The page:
Selling Home to Pay for Care – What You Should Know
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Selling a home to pay for care home fees is a big topic in the UK. In fact, the UK Government just increased National Insurance to contribute to a new Health and Social Care Levy designed to prevent more people from having to sell their home to pay care home costs.
So how do care home costs work in the UK right now – who pays and what funding support is available. In this guide, we look at ways to help pay for care home costs when you cannot afford them, and ways to prevent having to sell your home to pay for care.
What are average care home costs?
Research has found that the average care home fees in the UK are around £600 per week. However, Age UK states that there is a big difference between care home costs in different postcodes.
As expected, care home fees are much higher in London than anywhere else, averaging at £741 per week. Whereas in the North West, the average care home cost is closer to £500.
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Who pays for care homes in the UK?
Care home fees may be covered by the NHS if the care is required primarily for health reasons. Otherwise, the care home may be (partly) paid for by your local council. Or you may be required to pay some or all of the fees. A means test may be required to work out who is required to pay and how much.
Can I sell my mum’s house to pay for her care?
It is possible to sell a house to pay care home fees. However, you may not need to sell the property straight away to pay for care. You could consider using a Deferred Payment Agreement agreement via your local council, or one of the alternative options listed at the end of this guide.
Read on for more!
Are you considering selling your home to pay for care?
If you are required to pay all or some of your care home fees, or if you are reading this on behalf of a loved one, the first thing to note is that there are viable options to explore. We discuss one of the most common methods of paying for care home fees using a Deferred Payment Agreement, as well as list some other options.
What is a Deferred Payment Agreement (DPA)?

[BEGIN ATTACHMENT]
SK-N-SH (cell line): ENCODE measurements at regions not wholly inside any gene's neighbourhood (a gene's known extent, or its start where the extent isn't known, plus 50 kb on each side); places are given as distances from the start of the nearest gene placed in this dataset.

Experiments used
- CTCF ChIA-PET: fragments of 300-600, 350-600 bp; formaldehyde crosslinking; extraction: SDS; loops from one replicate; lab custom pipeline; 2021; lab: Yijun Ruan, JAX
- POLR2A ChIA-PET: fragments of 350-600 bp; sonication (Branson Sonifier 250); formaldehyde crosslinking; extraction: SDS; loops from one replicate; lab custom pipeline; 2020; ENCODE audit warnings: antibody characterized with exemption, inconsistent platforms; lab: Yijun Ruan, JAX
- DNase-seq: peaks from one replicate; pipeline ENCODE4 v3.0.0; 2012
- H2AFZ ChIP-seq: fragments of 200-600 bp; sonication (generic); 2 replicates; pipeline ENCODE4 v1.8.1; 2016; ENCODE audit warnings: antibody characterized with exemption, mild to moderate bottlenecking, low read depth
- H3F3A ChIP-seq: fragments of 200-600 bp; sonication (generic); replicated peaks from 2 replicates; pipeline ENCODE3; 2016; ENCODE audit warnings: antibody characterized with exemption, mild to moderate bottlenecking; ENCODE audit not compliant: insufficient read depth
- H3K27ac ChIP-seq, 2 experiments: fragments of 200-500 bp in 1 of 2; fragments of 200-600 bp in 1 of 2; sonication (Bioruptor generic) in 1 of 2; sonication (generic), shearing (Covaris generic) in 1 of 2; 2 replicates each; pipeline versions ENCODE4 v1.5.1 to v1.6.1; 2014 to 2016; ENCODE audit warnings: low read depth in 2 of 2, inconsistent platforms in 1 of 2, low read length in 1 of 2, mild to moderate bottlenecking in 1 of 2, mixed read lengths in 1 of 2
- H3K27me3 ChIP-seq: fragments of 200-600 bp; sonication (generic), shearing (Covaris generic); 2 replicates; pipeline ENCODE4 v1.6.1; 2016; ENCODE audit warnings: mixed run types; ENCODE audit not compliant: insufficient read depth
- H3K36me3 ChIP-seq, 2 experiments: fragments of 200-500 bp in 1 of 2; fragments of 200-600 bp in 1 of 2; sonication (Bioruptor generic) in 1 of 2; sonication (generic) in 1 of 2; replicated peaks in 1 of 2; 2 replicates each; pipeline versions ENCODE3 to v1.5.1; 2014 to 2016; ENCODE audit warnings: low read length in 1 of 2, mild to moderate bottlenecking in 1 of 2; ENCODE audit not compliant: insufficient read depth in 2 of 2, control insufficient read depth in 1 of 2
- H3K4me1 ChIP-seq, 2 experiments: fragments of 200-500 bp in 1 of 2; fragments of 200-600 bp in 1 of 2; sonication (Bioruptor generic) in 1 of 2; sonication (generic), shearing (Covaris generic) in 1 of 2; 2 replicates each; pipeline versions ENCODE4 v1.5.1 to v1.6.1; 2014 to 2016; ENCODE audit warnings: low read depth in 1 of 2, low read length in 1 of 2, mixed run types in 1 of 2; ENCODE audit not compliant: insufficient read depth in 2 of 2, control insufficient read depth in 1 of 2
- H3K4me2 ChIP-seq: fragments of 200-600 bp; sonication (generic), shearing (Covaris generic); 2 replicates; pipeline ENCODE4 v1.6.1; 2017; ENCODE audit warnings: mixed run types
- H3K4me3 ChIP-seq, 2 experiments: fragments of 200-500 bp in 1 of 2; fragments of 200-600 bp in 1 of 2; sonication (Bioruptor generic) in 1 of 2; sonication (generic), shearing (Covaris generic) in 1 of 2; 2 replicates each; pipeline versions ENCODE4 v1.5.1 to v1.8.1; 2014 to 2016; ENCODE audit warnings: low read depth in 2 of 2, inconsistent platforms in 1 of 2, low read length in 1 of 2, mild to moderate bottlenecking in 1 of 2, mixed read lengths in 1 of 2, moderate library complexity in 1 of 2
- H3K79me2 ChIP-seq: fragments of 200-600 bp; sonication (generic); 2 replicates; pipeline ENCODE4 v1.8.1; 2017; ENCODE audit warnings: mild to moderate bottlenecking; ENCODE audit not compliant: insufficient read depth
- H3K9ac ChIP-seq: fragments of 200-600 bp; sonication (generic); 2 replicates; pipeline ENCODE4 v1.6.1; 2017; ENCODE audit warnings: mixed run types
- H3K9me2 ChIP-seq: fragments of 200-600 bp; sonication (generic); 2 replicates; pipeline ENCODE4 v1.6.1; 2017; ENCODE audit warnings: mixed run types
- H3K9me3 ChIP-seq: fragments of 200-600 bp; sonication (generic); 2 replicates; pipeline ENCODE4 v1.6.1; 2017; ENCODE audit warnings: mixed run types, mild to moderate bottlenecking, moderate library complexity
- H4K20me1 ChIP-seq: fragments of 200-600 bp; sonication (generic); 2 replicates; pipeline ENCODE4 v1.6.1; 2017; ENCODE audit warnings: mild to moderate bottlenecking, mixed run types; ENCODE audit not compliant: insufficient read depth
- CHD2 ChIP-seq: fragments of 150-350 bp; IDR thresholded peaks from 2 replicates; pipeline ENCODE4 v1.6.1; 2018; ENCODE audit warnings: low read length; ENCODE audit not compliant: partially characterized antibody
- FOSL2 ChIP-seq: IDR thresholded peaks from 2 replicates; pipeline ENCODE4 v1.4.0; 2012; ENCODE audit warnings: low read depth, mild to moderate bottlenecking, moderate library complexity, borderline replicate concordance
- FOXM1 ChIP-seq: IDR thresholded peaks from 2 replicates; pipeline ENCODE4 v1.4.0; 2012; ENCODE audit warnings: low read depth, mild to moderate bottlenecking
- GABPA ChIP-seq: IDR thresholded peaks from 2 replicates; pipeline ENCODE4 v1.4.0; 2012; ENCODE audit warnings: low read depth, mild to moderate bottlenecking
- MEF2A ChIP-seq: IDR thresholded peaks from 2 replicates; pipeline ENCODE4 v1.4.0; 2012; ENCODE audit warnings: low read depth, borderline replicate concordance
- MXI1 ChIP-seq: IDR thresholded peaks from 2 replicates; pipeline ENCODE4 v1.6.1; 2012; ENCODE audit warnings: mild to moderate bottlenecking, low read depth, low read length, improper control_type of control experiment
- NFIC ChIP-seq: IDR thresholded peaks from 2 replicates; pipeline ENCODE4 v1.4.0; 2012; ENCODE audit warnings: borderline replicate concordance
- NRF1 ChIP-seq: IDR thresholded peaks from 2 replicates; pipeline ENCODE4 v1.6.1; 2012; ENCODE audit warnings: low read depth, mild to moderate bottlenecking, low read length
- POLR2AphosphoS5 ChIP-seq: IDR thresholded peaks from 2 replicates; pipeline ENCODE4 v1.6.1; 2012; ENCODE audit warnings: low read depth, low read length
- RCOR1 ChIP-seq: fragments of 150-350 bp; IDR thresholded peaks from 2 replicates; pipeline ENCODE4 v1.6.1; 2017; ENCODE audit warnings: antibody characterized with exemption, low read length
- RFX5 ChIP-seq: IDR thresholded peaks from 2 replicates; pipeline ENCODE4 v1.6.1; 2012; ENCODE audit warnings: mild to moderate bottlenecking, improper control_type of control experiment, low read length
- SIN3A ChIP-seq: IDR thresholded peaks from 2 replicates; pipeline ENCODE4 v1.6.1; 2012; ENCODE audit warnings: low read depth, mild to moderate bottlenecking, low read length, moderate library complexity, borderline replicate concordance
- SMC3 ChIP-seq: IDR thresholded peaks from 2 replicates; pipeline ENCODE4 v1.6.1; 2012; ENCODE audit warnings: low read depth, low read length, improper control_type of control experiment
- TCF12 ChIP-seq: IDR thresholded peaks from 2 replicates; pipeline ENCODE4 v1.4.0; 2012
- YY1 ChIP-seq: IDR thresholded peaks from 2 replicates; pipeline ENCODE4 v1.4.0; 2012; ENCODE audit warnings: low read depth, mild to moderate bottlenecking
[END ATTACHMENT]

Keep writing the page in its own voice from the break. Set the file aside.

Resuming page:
A Deferred Payment Agreement is a type of unconventional loan that is used to help people pay the care home costs they cannot afford. They are offered by your local authority and work in a similar way to equity release loans for seniors.
The council will conduct a financial assessment of you, including savings and any income you receive. From these figures, they will determine what amount you can afford to pay towards care home costs yourself, and the council will pay the rest of the care home fee each week (i.e. your deferred payment). This agreement continues until you can pay all of your care home fees by yourself.
A Deferred Payment Agreement (DPA) is secured against your home and does not require any loan repayments. The debt simply grows bigger each week as the council pays a proportion of your care home fees. You only have to repay the debt once you no longer need any assistance to pay your care home fees.
The debt is usually repaid from the sale of your property. For example, you might move into care and need help paying your care home fees until you have sold your property, which may take many months or even years in some cases. Once the property has been sold, some of the sale proceeds will be used to pay back the amount owed to the local council. You do not need to sell your home if you can repay with other means.
If you pass away before repaying your Deferred Payment Agreement (DPA), the money will need to be repaid from your estate.
What is the Deferred Payment Agreement equity limit?
A Deferred Payment Agreement (DPA) equity limit is the amount of money the council is willing to use to pay towards your care home costs. It is based on the cost of your care, how much money you are contributing and your property value.
The local authority will charge interest on your deferred payments. The interest rate is set nationally by the Office for Budget Responsibility and is reviewed every six months. The interest that is charged is compound interest, which means the interest is added to the total debt of the previous month, including the interest that was added previously.
Who qualifies for a Deferred Payment Agreement?
You could be offered a Deferred Payment Agreement in the following situations:
- You have been assessed by an adult social care worker and told you would benefit from moving into a care home.
- Your savings and investments are below £23,250
- You own your property by yourself with no other names on the deeds
- You have the capacity to agree to a Deferred Payment Agreement while fully understanding the process and costs. Or you have a legally appointed person who can agree on your behalf.
Do I have to sell my home to pay for my husband’s care?
It is a common story that one person who lives at the property needs to go into a care home while the other person – often a spouse – does not require care home living. For example, one partner may have been diagnosed with Alzheimer’s and their spouse cannot provide the round-the-clock care they need.